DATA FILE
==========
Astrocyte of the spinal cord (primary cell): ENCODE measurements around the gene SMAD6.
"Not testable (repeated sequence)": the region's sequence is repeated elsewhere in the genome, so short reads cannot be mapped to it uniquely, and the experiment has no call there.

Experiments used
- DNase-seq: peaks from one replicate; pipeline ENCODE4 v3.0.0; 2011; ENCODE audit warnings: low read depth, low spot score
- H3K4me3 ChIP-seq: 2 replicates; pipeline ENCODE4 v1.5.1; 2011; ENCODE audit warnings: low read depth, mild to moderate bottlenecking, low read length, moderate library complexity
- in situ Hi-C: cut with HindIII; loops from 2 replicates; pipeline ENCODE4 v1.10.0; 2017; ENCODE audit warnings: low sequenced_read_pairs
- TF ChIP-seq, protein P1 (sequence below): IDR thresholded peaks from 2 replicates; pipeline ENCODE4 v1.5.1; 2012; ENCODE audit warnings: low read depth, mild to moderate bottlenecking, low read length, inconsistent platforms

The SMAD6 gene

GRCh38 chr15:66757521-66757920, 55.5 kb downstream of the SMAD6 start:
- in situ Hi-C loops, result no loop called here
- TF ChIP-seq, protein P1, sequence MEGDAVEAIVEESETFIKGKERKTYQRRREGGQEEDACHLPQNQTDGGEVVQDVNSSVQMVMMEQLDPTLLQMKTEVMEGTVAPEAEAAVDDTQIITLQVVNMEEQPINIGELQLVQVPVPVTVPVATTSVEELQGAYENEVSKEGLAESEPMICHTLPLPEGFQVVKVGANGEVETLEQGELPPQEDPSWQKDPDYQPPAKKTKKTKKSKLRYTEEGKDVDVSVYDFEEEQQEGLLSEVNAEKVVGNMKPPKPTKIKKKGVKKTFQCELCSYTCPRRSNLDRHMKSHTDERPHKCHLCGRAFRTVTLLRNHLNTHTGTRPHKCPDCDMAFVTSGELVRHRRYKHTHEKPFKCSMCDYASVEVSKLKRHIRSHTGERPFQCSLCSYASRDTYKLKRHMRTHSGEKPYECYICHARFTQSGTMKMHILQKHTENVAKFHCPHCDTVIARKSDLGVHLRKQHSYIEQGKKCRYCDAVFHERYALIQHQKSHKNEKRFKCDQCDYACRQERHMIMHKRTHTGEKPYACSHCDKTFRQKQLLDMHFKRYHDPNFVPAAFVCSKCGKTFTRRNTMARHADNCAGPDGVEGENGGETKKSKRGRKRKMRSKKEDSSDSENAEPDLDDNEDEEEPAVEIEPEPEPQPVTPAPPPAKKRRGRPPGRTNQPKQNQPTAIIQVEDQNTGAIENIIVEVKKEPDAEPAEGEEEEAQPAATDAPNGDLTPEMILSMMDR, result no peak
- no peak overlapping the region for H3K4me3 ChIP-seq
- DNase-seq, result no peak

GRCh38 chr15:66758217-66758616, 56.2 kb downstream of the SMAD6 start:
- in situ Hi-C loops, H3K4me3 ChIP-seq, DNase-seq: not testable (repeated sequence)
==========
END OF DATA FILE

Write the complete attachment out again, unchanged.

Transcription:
Astrocyte of the spinal cord (primary cell): ENCODE measurements around the gene SMAD6.
"Not testable (repeated sequence)": the region's sequence is repeated elsewhere in the genome, so short reads cannot be mapped to it uniquely, and the experiment has no call there.

Experiments used
- DNase-seq: peaks from one replicate; pipeline ENCODE4 v3.0.0; 2011; ENCODE audit warnings: low read depth, low spot score
- H3K4me3 ChIP-seq: 2 replicates; pipeline ENCODE4 v1.5.1; 2011; ENCODE audit warnings: low read depth, mild to moderate bottlenecking, low read length, moderate library complexity
- in situ Hi-C: cut with HindIII; loops from 2 replicates; pipeline ENCODE4 v1.10.0; 2017; ENCODE audit warnings: low sequenced_read_pairs
- TF ChIP-seq, protein P1 (sequence below): IDR thresholded peaks from 2 replicates; pipeline ENCODE4 v1.5.1; 2012; ENCODE audit warnings: low read depth, mild to moderate bottlenecking, low read length, inconsistent platforms

The SMAD6 gene

GRCh38 chr15:66757521-66757920, 55.5 kb downstream of the SMAD6 start:
- in situ Hi-C loops, result no loop called here
- TF ChIP-seq, protein P1, sequence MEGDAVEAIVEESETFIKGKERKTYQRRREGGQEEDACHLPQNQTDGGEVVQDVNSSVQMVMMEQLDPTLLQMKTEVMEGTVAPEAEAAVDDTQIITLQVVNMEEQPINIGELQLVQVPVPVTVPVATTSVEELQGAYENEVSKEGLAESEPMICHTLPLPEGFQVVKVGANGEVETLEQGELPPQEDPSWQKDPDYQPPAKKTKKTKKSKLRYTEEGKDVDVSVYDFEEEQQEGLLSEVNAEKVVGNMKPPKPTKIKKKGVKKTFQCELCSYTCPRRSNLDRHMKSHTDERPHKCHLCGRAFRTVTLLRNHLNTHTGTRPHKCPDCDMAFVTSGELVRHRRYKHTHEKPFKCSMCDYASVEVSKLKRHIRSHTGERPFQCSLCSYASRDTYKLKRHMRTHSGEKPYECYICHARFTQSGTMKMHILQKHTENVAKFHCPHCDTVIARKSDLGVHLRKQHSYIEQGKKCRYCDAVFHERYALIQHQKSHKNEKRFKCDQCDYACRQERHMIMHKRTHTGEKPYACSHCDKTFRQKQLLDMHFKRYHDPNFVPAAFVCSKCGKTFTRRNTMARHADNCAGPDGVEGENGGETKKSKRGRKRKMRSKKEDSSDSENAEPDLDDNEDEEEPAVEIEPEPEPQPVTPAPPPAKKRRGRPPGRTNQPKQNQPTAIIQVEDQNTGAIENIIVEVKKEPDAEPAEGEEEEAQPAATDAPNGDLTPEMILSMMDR, result no peak
- no peak overlapping the region for H3K4me3 ChIP-seq
- DNase-seq, result no peak

GRCh38 chr15:66758217-66758616, 56.2 kb downstream of the SMAD6 start:
- in situ Hi-C loops, H3K4me3 ChIP-seq, DNase-seq: not testable (repeated sequence)